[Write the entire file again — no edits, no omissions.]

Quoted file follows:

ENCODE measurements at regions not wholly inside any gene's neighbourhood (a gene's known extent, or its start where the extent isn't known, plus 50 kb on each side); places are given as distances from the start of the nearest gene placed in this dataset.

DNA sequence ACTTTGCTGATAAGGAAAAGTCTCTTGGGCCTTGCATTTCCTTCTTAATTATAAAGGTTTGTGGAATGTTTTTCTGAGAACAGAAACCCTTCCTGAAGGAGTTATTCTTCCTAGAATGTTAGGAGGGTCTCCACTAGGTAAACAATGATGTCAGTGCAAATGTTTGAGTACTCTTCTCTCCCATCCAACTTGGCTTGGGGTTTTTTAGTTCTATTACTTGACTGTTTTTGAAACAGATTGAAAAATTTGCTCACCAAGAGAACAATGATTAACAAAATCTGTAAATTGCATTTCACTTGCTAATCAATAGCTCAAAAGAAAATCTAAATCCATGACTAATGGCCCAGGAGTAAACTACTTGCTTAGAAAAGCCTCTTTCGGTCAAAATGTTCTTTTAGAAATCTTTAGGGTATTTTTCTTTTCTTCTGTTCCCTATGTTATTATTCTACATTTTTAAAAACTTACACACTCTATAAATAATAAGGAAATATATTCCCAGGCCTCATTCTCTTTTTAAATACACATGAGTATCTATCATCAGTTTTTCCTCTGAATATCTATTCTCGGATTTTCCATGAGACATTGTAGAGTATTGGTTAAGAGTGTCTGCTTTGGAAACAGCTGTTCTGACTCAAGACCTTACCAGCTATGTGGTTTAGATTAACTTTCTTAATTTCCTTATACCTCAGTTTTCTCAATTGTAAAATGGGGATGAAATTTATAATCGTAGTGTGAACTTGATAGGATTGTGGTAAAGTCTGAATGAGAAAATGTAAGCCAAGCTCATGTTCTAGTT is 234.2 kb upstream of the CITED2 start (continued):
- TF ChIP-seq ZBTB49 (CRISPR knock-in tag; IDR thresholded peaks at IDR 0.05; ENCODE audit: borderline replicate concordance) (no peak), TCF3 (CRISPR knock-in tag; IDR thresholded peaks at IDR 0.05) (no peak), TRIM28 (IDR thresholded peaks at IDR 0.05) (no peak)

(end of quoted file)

ENCODE measurements at regions not wholly inside any gene's neighbourhood (a gene's known extent, or its start where the extent isn't known, plus 50 kb on each side); places are given as distances from the start of the nearest gene placed in this dataset.

DNA sequence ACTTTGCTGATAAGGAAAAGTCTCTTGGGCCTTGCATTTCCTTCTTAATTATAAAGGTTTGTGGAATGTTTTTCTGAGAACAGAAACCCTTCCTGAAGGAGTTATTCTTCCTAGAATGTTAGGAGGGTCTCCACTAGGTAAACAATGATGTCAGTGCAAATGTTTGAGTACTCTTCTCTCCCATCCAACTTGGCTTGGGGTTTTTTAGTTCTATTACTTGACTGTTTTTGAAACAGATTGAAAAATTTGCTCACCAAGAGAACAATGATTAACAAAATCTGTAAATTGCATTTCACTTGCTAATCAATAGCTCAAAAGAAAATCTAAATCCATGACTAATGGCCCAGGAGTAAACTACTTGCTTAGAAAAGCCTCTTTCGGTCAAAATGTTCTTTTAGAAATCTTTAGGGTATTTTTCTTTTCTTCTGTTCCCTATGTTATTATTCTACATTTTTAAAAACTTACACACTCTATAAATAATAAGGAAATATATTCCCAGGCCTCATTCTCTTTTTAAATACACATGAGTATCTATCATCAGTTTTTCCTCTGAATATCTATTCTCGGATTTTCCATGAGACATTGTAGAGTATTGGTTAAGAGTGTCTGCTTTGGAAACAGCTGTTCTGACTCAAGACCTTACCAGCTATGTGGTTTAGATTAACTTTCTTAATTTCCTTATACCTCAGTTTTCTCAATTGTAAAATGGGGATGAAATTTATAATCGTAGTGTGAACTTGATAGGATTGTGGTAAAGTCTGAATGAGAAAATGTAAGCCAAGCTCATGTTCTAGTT is 234.2 kb upstream of the CITED2 start (continued):
- TF ChIP-seq ZBTB49 (CRISPR knock-in tag; IDR thresholded peaks at IDR 0.05; ENCODE audit: borderline replicate concordance) (no peak), TCF3 (CRISPR knock-in tag; IDR thresholded peaks at IDR 0.05) (no peak), TRIM28 (IDR thresholded peaks at IDR 0.05) (no peak)